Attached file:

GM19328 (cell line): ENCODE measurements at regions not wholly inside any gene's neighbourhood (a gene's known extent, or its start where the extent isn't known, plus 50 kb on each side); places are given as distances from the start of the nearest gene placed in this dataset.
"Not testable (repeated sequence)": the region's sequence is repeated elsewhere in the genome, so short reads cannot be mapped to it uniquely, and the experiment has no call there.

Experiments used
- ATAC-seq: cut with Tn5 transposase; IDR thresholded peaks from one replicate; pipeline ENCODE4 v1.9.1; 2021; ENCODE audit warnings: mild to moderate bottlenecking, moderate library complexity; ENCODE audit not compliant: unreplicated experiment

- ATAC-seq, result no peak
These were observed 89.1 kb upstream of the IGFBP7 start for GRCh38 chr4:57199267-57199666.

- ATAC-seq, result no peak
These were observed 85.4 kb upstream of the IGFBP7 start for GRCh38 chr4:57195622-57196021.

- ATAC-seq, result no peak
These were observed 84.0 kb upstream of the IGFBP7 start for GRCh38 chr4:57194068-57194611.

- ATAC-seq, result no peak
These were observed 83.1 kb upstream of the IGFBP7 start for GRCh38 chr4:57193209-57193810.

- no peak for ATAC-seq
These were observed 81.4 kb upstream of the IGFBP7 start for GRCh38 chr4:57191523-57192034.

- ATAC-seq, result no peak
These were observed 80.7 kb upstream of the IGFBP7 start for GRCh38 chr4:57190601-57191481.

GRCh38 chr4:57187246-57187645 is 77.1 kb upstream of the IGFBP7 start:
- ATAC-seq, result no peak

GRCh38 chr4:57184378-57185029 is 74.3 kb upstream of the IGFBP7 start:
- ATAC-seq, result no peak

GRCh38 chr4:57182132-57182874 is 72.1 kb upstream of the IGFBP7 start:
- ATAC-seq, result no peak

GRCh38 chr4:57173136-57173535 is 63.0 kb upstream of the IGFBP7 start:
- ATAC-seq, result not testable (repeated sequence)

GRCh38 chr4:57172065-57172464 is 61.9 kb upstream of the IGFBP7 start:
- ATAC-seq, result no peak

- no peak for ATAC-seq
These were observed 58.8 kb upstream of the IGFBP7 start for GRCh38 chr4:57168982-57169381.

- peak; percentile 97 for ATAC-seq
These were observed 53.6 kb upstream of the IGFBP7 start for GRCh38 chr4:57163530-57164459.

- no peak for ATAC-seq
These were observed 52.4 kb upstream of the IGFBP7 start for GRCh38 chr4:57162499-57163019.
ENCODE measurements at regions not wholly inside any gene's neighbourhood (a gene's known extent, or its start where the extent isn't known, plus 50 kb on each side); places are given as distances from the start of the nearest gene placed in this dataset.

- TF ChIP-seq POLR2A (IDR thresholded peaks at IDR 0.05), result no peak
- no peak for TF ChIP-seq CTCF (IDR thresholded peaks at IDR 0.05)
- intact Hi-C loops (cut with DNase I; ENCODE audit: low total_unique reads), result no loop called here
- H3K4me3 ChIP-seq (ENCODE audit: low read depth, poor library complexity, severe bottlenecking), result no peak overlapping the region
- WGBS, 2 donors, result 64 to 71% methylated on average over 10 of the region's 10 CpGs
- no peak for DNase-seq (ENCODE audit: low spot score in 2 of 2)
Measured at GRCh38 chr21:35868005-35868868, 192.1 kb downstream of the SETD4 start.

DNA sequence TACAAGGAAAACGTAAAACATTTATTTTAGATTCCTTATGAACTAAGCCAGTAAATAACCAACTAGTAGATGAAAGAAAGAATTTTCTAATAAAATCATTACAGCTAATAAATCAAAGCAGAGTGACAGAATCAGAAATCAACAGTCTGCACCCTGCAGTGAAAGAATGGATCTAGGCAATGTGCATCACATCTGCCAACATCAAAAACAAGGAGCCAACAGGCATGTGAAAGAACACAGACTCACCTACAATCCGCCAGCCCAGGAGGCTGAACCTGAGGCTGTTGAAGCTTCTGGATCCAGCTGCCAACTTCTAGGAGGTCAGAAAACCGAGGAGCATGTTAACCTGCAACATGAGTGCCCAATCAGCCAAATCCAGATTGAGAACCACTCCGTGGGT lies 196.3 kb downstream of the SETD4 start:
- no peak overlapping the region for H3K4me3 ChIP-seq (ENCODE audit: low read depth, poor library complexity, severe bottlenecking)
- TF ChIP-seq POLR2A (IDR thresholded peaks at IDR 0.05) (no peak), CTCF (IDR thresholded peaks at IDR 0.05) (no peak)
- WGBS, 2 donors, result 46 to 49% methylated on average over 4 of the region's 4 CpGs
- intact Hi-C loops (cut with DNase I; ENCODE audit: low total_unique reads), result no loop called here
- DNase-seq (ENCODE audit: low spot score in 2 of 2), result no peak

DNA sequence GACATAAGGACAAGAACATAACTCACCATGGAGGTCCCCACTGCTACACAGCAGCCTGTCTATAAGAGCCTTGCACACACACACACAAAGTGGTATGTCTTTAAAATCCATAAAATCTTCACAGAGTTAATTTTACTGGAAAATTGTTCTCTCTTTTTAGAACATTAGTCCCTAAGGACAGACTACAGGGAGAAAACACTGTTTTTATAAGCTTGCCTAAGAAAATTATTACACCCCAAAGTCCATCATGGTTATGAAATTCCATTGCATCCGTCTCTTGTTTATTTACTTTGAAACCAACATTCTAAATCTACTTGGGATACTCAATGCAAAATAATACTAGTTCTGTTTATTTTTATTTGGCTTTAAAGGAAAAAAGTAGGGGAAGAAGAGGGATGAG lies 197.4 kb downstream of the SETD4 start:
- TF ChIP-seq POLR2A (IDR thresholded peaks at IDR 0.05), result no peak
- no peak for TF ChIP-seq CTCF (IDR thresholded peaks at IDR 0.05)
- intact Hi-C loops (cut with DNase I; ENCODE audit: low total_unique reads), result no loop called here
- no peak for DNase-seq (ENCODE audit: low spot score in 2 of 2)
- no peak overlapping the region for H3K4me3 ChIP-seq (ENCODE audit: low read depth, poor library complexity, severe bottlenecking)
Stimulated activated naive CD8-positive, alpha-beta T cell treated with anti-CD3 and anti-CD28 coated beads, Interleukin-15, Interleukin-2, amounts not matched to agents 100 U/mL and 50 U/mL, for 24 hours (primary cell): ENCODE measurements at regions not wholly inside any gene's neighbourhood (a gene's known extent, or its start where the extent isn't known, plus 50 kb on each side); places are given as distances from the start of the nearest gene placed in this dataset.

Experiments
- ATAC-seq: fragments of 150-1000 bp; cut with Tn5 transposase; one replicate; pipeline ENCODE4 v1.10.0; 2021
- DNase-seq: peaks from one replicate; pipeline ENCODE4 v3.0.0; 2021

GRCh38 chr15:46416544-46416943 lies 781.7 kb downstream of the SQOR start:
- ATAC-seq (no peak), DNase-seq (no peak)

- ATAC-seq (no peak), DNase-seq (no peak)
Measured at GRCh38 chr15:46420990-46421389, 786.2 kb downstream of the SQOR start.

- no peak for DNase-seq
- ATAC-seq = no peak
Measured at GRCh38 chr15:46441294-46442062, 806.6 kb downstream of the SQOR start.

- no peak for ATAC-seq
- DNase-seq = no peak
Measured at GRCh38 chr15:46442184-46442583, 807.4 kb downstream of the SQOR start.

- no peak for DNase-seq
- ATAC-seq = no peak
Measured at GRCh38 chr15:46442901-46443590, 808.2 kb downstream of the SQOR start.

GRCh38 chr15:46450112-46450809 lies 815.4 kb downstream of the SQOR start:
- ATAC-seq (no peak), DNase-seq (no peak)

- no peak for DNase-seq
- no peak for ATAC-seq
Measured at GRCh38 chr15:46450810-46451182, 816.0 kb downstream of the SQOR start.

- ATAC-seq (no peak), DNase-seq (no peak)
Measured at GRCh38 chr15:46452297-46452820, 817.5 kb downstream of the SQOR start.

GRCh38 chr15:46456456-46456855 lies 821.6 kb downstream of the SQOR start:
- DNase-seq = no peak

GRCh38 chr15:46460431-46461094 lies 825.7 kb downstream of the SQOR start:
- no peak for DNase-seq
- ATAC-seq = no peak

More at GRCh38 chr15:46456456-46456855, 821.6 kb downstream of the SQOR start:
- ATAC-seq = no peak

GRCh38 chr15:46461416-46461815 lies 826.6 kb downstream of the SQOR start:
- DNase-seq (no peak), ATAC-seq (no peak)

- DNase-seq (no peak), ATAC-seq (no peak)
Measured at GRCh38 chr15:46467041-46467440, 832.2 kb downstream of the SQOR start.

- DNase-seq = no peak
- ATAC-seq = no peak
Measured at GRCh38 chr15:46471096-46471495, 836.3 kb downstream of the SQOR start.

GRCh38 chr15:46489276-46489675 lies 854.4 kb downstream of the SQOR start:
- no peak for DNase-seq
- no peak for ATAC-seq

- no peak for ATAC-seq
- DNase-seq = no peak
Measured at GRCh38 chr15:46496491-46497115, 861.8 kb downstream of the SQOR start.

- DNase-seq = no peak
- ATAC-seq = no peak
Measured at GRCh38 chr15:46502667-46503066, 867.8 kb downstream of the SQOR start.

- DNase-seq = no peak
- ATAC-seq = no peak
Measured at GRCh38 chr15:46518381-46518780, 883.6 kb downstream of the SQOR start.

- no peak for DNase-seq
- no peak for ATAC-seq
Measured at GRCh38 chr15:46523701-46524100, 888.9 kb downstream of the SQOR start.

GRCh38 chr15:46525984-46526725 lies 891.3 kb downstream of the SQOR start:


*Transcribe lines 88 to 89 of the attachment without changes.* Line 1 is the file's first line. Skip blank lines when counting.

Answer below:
- DNase-seq = no peak
- ATAC-seq = no peak